Now that I’m old (and I am sure that is the correct definition of my present age, 87), I’ve learned a great deal about aging. But it always boils down to acceptance and permission, since I’ve lost the ability to walk when I was 80 (after falling off a surfboard in Hawaii on my birthday). I further fractured my already fractured pelvis, as a result of cancer treatments, more then what it had been. I think I forgot to ask permission of the LIFE GODDESS. In any language it’s called, ‘STUPID.’
Old age is as if you were dropped out of a plane, and you suddenly fall into this age group. It is as if the realization of this time segment happens overnight. Suddenly, you find yourself in this unknown Wilderness Area of your life without instructions. You muse, ‘No one gives you any advice on how to navigate through this. How did it happen? I was just 60!’ Few have ever written about old age. Instead of having fear concerning what else is out there, similar to other wilderness areas with mountain lions, bears, snakes, etc.; there is only the realization that you
are all alone without a guide, handbook, and no one to call.
The usual fears of the unknown are replaced by admonitions: ‘Don’t fall!,’ ‘Be careful!,’ ‘Hold on to the walker!,’ ‘Did I take my medicine?,’ 'What’s that pain about?,’ ad nauseam. How did I get here? It doesn’t really matter if you are still living with your mate, or in a home, or living by yourself. The truth is you are alone, rummaging through the vastness of your mind where you and your fears co-exist. I can’t think of any fears at this moment… but?
Alone is not lonely. It’s all-oneness: a sacred place to meet yourself in peace and acceptance. And to remember skills learned, like speaking to LIFE; and knowing that all things in LIFE are imbedded in acceptance and permission. This is why you want to consume as much of LIFE as humanly possible. LIFE is your teacher of how to live; and, hopefully, how to die.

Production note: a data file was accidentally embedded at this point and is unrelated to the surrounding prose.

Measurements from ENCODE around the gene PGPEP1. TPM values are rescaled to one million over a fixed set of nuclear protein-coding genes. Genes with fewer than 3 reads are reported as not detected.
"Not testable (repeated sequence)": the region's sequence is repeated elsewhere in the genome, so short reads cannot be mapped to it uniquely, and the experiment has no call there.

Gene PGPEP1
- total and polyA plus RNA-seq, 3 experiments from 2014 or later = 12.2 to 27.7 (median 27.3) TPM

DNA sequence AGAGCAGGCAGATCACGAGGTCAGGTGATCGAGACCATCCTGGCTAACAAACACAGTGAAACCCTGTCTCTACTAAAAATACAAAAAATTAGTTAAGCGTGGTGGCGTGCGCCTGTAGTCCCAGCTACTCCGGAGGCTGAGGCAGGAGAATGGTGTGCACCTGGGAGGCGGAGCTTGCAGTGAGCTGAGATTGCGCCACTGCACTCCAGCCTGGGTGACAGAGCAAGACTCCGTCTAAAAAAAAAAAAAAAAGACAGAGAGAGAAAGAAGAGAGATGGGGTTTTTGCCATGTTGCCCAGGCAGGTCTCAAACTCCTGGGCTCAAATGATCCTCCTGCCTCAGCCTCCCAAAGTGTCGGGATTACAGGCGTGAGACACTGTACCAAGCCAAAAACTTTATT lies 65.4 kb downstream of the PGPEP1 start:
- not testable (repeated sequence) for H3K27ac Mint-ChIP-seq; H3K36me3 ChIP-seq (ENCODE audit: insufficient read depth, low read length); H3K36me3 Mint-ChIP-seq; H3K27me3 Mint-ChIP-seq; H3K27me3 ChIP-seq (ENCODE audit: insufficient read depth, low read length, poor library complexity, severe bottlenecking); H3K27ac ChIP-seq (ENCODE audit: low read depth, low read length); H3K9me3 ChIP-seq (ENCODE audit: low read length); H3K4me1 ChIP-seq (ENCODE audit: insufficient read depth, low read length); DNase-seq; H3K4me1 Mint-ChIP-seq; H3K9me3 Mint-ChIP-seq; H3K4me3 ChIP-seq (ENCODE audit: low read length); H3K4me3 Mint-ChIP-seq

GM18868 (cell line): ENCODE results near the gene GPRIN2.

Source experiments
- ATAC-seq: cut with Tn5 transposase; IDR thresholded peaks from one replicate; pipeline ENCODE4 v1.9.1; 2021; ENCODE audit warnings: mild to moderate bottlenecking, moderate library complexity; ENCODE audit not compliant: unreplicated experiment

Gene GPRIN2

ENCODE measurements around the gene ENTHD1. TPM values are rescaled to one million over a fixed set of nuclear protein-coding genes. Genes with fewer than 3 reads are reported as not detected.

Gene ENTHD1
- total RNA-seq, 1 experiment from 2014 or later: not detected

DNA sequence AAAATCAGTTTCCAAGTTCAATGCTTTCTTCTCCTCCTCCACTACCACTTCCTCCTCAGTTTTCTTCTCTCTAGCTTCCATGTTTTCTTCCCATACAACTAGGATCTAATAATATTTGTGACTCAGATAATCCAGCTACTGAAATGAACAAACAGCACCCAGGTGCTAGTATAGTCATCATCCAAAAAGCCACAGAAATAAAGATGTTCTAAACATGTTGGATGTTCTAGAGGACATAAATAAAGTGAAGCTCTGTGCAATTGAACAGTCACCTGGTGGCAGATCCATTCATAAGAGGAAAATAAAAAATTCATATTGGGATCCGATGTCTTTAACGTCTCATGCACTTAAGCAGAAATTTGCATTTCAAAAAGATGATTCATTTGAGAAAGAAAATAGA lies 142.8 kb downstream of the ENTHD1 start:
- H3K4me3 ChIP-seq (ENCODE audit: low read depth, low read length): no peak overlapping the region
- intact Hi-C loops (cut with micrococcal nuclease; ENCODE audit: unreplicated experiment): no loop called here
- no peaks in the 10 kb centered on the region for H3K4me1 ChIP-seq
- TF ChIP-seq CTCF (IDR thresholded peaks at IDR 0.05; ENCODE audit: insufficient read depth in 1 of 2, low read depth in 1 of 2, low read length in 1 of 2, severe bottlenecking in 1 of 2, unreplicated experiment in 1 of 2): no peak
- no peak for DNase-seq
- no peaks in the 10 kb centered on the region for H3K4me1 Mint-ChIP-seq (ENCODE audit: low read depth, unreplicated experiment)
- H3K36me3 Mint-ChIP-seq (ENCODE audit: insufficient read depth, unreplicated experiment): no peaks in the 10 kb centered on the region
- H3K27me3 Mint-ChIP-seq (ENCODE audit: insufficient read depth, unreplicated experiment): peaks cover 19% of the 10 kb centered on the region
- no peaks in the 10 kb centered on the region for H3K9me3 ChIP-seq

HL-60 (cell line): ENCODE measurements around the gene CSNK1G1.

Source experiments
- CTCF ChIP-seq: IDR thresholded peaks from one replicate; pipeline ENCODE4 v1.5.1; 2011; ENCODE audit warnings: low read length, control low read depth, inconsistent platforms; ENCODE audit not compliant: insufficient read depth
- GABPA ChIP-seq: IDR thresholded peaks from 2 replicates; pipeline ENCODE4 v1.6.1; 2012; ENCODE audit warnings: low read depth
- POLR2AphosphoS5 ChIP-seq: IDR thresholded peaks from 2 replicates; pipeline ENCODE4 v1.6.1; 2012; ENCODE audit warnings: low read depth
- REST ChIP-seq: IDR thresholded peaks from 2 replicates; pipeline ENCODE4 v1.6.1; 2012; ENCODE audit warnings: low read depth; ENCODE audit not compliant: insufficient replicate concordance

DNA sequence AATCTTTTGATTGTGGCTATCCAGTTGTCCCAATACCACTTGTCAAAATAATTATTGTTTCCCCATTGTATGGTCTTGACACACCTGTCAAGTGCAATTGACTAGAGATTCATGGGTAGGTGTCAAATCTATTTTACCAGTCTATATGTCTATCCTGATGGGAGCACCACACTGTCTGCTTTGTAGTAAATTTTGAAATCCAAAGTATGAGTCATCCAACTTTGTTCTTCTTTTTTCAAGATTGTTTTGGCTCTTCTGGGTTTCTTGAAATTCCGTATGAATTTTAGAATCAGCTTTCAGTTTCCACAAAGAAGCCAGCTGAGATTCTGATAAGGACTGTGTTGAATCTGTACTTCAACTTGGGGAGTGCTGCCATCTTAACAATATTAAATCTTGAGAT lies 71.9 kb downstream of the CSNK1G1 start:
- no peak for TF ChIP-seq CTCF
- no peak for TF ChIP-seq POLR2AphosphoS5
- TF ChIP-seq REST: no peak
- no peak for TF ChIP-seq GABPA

In old age, many questions come up about LIFE; and you search deeply for the answer. It is a serious self-exploration; since I never had anyone talk to me about the final stages of life at any age (or where folks can go to search out the mystery within that phase of life). Maybe each of us has to create our own survival kit. Everyone’s kit is filled with past experiences that have led the individual, at that moment in time, to either accept or deny their own death.
However, I have come to realize that, throughout my entire years, at every turn or stage of my life; I have been unconsciously preparing or learning to live in this present Wilderness and accept death as part of life. I have reviewed my existence at different turns and accepted all of it. It was one great trip. The good and bad without judgment. The bad, over time, usually turned out good; I realized at each turn. So what else?
I had already been aware that slowly I’ve been cutting the strings that have unconsciously bound me to deep attachments. I feel freer with each snip. The word ‘miss’ has faded out of usage. I don’t think of the past hardly at all, nor dwell on the future or how long I have to live (at least not today). I mistakenly thought, during one such moment, that I knew the place, time and way of my death; but was gravely (no pun intended) wrong. And more than thankful to live another sweet day.
My body feels lighter by the day. Sleeping is deeper, with short meaningless dreams that I rarely patch together. I find on awakening I have more shaking and general discomfort for the first hour. It is at that time that I’m aware I’m still alive. I want to see TV shows that touch my soul. Reading seems more superfluous. I am less disturbed about whether someone shows up or not. Beautiful thoughts or a meaningful documentary that I feel deeply, brings tears of truth to my eyes.
This is why you want to consume LIFE…for the truth. And also, LIFE is the only preparation for death in every moment that I know of. Spend time in Nature’s Wilderness, on its waters, in its mountains, play with LIFE.
And so, at the end, what is death? I have no freaking idea. Live into the answer. Hmmm?
Paul Brenner M.D.